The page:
Post image for 6 Ways to Fight Back Against New Debit and Checking Fees

6 Ways to Fight Back Against New Debit and Checking Fees

by on October 10, 2011

You lost your free checking. You lost your rewards checking. And now you’ll lose your free debit card.

Bank of America stole the spotlight with its $5 debit usage fee, but Chase and Wells Fargo are piloting similar fees right now. Citibank tried to claim the high ground for avoiding the debit card fee, but just this week raised both its checking account fees and the minimum balances required to avoid them.

Though outrage rises with every new fee, don’t expect banks to back down anytime soon. The Durbin Amendment’s regulations make debit cards much less profitable, to the point that many banks would rather you close your account than pay the fees to keep it open.

That’s not to say you’re without options: Ditching those debit fees is easier than you think. Here are six of our top suggestions for a better banking experience.

1. Get a checking account with debit rewards

Why get a debit card you have to pay for when you can get a debit card that pays you? Debit rewards programs are still alive and kicking; they’re just not at the big banks anymore. One of our favorite online checking accounts, PerkStreet, is a great example.

No matter how much money you have in your account, you’ll get some cash back for your debit card purchases. You’ll earn 1% back if your balance is less than $5,000 and 2% for higher balances. You’ll also get the 2% for the first 90 days your account is active, regardless of your balance. There’s no monthly fee ever (unless you keep your account inactive for an entire month), no minimum balance requirement, and no ATM fees as long as you get your cash from on of the 37,000 ATMs affiliated with the STAR network.

2. Put your money in a credit union

Who says you have to do business with a profit-motivated bank? Credit unions offer all the same services as a bank with one major difference: they’re not-for-profit cooperatives owned by their members, meaning their customers, meaning you.

A credit union’s profits are returned to you in the form of rewards, low fees, and low interest rates on loans, instead of going to faceless shareholders. Credit unions are far more likely to offer free checking, as almost all of them are exempt from the Durbin Amendment’s debit swipe fee cap. They don’t blow a lot of money on “This is Peggy” commercials though, so you’ll have to check out our credit union finder to find the best credit union near you.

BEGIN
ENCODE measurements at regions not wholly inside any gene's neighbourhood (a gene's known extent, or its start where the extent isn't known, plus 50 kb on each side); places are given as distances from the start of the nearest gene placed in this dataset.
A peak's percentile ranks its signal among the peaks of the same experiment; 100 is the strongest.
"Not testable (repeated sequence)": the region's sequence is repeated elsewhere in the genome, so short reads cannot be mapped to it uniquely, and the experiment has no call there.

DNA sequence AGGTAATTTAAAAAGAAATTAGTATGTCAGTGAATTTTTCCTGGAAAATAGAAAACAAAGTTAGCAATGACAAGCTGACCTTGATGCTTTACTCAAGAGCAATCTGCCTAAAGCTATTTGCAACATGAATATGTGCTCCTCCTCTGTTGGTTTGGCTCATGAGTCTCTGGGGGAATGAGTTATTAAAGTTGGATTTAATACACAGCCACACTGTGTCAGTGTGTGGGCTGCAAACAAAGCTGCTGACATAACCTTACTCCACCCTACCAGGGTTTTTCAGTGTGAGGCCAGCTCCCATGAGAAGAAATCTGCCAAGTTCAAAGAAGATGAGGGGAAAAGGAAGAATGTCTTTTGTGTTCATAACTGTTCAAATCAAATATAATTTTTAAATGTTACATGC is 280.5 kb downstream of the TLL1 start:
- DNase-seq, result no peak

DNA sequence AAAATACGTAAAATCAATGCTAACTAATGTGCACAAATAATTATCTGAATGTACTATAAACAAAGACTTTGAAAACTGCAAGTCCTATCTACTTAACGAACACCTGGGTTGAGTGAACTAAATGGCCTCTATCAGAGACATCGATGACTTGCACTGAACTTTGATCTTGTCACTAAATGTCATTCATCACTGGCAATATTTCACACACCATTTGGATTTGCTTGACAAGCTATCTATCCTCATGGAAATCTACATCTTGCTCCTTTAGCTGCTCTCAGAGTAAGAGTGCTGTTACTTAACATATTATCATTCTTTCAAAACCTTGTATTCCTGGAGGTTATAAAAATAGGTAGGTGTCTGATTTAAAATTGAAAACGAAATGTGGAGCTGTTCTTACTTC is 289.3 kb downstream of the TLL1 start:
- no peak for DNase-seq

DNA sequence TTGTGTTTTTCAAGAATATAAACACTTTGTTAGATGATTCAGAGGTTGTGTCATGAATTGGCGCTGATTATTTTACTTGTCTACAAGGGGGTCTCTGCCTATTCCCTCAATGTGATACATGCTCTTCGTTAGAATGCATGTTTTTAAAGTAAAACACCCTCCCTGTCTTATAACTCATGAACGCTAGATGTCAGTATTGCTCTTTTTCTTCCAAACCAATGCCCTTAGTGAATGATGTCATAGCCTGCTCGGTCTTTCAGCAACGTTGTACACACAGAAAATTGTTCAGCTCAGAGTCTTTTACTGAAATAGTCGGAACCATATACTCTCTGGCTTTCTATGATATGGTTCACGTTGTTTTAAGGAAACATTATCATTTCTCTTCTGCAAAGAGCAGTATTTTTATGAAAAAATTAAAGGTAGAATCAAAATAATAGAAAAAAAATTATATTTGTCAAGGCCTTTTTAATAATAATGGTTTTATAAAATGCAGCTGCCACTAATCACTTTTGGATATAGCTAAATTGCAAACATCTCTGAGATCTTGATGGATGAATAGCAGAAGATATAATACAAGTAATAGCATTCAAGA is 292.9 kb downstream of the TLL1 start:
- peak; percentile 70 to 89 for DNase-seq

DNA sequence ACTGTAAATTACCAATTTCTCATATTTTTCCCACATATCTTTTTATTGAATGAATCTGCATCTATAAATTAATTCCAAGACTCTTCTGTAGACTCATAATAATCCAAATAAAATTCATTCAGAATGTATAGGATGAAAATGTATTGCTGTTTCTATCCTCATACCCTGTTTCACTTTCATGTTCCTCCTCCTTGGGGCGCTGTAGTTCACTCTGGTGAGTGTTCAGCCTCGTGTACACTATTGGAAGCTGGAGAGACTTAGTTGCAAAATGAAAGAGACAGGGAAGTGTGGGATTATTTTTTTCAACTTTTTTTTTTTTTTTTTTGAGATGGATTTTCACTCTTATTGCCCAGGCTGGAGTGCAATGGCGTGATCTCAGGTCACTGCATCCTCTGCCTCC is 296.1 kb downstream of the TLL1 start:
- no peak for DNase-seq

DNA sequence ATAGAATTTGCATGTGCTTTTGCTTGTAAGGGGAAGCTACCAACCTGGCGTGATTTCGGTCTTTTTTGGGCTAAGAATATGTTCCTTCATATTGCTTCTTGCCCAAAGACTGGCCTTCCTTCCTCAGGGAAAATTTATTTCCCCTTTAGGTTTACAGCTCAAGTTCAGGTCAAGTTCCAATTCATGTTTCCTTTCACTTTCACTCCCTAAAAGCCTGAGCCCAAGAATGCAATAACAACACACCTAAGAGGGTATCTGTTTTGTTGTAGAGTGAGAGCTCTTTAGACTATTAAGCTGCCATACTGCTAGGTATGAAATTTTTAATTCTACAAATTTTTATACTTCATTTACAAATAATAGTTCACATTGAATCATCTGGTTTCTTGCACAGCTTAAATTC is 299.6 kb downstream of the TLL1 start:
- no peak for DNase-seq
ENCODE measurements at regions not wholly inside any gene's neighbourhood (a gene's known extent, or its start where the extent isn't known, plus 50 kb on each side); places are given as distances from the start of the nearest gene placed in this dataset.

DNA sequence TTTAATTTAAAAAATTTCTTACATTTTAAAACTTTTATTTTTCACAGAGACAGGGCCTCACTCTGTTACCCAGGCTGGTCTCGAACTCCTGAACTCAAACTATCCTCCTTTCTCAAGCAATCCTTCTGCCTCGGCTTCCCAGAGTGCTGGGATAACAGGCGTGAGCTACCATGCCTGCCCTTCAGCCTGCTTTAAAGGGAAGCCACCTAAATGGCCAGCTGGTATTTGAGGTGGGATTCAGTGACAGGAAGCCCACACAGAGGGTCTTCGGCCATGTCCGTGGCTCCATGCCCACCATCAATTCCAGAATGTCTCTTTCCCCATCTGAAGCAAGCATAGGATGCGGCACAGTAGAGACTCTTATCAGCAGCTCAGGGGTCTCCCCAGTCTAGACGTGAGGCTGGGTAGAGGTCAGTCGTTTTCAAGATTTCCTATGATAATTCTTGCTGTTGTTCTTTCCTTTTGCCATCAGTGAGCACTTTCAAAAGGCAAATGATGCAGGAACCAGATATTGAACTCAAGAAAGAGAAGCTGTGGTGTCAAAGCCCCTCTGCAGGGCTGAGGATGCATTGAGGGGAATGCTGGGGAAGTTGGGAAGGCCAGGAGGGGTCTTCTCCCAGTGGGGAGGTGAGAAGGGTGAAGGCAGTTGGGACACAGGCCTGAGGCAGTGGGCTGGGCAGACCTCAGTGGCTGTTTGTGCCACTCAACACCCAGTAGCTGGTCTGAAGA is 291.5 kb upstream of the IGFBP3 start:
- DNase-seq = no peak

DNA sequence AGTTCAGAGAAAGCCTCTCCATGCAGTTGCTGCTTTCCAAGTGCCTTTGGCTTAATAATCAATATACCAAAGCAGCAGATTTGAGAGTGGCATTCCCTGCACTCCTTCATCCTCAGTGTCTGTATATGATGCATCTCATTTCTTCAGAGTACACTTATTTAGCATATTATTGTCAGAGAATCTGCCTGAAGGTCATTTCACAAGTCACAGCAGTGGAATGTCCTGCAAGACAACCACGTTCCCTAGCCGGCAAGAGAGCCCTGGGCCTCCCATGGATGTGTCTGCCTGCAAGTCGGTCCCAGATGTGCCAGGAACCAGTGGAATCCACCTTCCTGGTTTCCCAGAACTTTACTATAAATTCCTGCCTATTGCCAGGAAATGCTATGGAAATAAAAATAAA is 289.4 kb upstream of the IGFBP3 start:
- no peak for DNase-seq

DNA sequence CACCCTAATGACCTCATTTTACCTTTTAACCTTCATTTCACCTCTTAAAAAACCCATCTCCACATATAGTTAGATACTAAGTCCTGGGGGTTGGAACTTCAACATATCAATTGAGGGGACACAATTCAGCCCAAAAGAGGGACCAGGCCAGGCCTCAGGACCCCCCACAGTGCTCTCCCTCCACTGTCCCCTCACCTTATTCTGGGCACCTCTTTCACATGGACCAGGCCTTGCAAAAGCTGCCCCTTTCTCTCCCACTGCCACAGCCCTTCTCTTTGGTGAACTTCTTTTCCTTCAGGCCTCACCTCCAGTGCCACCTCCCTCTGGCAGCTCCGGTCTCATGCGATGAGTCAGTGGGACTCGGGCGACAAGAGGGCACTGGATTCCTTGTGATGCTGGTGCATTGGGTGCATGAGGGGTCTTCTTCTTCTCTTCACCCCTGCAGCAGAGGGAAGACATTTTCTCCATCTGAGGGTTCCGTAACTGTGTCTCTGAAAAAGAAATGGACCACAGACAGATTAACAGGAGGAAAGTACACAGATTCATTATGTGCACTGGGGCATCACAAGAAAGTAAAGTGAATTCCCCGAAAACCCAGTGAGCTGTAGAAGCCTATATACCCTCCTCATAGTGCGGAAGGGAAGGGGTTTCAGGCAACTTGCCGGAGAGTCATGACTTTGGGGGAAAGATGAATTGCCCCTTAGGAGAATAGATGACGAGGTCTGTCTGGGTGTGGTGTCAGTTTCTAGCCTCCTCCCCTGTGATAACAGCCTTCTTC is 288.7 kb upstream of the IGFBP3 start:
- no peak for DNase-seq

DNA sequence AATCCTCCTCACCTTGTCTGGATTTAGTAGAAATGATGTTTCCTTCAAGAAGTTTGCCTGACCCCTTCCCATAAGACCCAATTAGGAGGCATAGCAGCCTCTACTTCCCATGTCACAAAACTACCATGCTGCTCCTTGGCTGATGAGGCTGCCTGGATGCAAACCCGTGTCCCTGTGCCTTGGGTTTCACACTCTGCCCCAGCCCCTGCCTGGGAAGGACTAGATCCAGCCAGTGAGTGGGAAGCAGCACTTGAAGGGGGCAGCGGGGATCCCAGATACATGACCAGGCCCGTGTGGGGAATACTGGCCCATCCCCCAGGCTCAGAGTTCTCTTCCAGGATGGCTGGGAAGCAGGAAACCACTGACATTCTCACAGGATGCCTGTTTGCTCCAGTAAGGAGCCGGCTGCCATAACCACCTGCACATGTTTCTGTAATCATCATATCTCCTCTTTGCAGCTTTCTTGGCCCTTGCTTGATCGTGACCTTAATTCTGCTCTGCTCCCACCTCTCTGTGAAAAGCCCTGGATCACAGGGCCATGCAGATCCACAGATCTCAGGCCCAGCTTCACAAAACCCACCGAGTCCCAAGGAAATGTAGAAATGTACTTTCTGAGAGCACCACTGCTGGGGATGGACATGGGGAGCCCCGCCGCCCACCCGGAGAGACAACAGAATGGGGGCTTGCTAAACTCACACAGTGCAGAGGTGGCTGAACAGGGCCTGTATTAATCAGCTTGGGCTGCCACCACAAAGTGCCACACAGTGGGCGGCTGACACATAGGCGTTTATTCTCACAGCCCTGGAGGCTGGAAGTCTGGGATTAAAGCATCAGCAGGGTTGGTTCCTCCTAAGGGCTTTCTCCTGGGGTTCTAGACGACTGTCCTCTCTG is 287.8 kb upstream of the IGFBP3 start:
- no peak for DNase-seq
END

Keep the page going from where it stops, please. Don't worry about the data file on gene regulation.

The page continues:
3. Bank with your brokerage

If you have any accounts with a brokerage, like a 401k or IRA, find out if you can bank there too. At Charles Schwab, for example, you can link a high-yield Investor Checking account to any established brokerage account. While a high-yield checking account technically earns interest, the rate right now is barely noticeable – as of October 7th, 0.2%. But the account also charges no monthly fees, refunds ATM fees, charges no foreign transaction fees if you need cash abroad.

Fidelity’s Cash Management account is a brokerage account that functions like a checking account. You can write checks, withdraw money from ATMs, pay your bills and transfer funds with no fees. Like the Charles Schwab account, it earns interest, refunds ATM fees, and must be linked with a brokerage account.

4. Find a “simple” bank

All of the problems with traditional banks and the financial system over the last few years have led entrepreneurs to take notice and step into the banking realm. Startup banks are now launching to solve the problems with fees and bank customer service, taking advantage of web and mobile technology, and shaping their business plans accordingly. PerkStreet Financial is one such startup; BankSimple is another.

While not a bank in the tradition sense, it partners with already-established banks to offer checking accounts, debit cards and other services. They promise no overdraft fees, no late fees, no “hidden” fees, and best of all, they’ll automatically shift your money between accounts to take advantage of the best interest rates. Since BankSimple doesn’t have to handle cash, they can focus their efforts on customer satisfaction. BankSimple hasn’t launched yet, but they have promised a 2011 release (before many debit fees go into effect), and you can pre-register for a beta account on their website.

5. Put all your eggs in one basket

Many banks with monthly maintenance fees will waive them if the total amount in all qualifying accounts exceeds a certain threshold. Citibank, for example, sums up checking, money market, and savings accounts; outstanding or unpaid mortgages, personal or credit card debt; and more. Bank of America counts your savings, investment CD and IRA accounts towards the monthly requirement on some accounts. It also considers outstanding loan balances and credit card debt, but the requirements are often higher.

So if you have a mortgage, HELOC, or auto loan at any of the big banks, you can avoid any extraneous checking and debit fees by moving your checking account there as well.

6. Pay with a credit card, but treat it like a debit card

As your checking account gets ever pricier, you can consider using your credit card more often. Using them wisely can build up your credit score, which in turn will give you access to better credit card terms down the line. As an added bonus, you aren’t liable for any fraudulent charges if your credit card is lost or stolen – the protections on debit cards aren’t always as strong.